Objectives: To describe the findings of a retrospective study of the treatment of nursing home-acquired pneumonia (NHAP) in 11 nursing homes in one community and the development of a treatment guideline for NHAP using data from the retrospective study.
Design: A retrospective chart review of 239 episodes of NHAP occurring between November 1, 1997, and April 30, 1998, was performed. Data regarding antibiotic treatment of NHAP were used to revise a treatment guideline developed by the authors. Further refinements of the guideline were made based on small group discussions with physicians and nurse practitioners caring for the study population.
Setting: Residents with NHAP were identified among the populations of 11 nursing homes in the metropolitan Buffalo, New York area (Erie county). These 11 nursing homes had a total of 2375 beds, comprising nearly one-third of all nursing home beds in the county.
Participants: Nursing home residents with chest X-rays showing infiltrates and signs and symptoms of pneumonia.
Measurements: Antibiotic treatment (drug used, route of administration, and duration of treatment), location of initial treatment (nursing home or hospital), and status (alive or dead) of each resident were recorded 30 days after diagnosis of NHAP.
Results: Of the 239 episodes of NHAP, 171 (72%) were initially treated in nursing homes. Of these 171 patients, 105 (61%) were treated only with an oral regimen, whereas 66 (39%) were treated initially with an intramuscular antibiotic and subsequently with an oral regimen. There was no significant difference in 30-day mortality rates between those initially treated in nursing homes (22%) and those initially treated in hospitals (31%; P = .15) or between those initially treated with an oral regimen in nursing homes (21%) and those initially treated with an intramuscular antibiotic in nursing homes (25%; P = .56). There was no consistency in how physicians made the choice to use intramuscular antibiotics in nursing homes, and a logistic model for predicting this approach could explain very little. The frequency of the prescription of various antibiotic agents in nursing homes and in hospitals was tabulated as well as the duration of treatment; specific attention was paid to the timing of the switch to an oral agent among episodes initially treated with a parenteral agent. These data were used in the guideline to make specific recommendations regarding which agent to prescribe, the duration of parenteral therapy, the timing of the switch to an oral regimen, and the duration of treatment. In the setting of informal small groups, the guideline was discussed with physicians who cared for residents with NHAP in the study nursing homes. Revisions made to the guideline were based on these discussions.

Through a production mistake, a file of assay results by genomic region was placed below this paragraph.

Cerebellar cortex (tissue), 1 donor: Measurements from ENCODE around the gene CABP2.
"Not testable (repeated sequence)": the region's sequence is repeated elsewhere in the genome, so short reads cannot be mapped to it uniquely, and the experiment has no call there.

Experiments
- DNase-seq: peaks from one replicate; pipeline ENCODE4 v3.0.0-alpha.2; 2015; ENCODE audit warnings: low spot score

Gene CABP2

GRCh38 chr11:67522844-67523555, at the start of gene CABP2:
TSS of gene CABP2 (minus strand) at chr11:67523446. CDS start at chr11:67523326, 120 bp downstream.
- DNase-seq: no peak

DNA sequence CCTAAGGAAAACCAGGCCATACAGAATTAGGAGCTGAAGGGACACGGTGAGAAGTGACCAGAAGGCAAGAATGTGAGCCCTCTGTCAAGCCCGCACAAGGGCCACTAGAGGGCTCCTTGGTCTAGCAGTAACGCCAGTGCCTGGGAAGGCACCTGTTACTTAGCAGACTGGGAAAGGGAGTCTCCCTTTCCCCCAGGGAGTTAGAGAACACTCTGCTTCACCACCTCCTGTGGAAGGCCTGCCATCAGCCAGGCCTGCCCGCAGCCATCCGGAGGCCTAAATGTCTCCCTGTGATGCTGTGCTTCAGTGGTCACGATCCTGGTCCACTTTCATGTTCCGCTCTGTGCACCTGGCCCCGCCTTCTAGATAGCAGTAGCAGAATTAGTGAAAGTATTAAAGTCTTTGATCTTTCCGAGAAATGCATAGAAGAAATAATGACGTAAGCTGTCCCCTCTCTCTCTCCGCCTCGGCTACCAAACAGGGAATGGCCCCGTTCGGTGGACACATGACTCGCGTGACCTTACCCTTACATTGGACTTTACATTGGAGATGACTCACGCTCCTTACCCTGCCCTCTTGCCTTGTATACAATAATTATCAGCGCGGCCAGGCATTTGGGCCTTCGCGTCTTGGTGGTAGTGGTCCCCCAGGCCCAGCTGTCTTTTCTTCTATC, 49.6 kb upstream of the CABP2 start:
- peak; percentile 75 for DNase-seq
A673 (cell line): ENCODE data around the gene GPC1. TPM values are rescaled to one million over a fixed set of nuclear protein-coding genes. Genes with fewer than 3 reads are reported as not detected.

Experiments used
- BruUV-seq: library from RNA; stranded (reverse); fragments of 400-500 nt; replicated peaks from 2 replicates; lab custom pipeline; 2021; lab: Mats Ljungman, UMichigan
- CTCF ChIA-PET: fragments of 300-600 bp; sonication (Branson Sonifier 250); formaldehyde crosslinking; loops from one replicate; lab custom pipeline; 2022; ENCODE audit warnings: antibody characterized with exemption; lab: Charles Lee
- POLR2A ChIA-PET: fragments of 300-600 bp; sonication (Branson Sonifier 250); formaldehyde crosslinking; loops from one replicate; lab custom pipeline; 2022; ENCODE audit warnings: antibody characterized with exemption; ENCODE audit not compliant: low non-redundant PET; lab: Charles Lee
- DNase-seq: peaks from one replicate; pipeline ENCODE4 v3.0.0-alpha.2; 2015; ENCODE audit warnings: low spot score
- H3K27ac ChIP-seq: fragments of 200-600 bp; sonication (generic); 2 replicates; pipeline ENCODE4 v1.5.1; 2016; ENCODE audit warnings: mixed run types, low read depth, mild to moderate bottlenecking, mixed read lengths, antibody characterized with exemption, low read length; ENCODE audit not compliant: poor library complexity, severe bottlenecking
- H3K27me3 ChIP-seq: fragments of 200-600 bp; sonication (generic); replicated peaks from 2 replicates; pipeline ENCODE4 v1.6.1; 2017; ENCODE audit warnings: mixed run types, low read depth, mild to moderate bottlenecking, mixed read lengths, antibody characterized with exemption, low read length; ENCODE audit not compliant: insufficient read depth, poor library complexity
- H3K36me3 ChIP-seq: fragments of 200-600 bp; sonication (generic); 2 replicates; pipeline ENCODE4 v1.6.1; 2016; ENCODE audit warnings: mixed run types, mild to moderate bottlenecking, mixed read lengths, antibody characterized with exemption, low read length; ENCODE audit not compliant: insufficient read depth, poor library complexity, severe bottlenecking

Conclusions: A treatment guideline for NHAP was developed primarily on the basis of the practices of geriatricians in one community. These treatment practices were similar to those reported in the literature in terms of the proportion of patients treated in nursing homes and the antibiotics prescribed. The guideline also provided specific recommendations for timing of the switch to an oral agent after parenteral therapy and for duration of treatment. Studies are in progress to determine if use of this guideline will reduce some of the variation observed in the treatment of NHAP.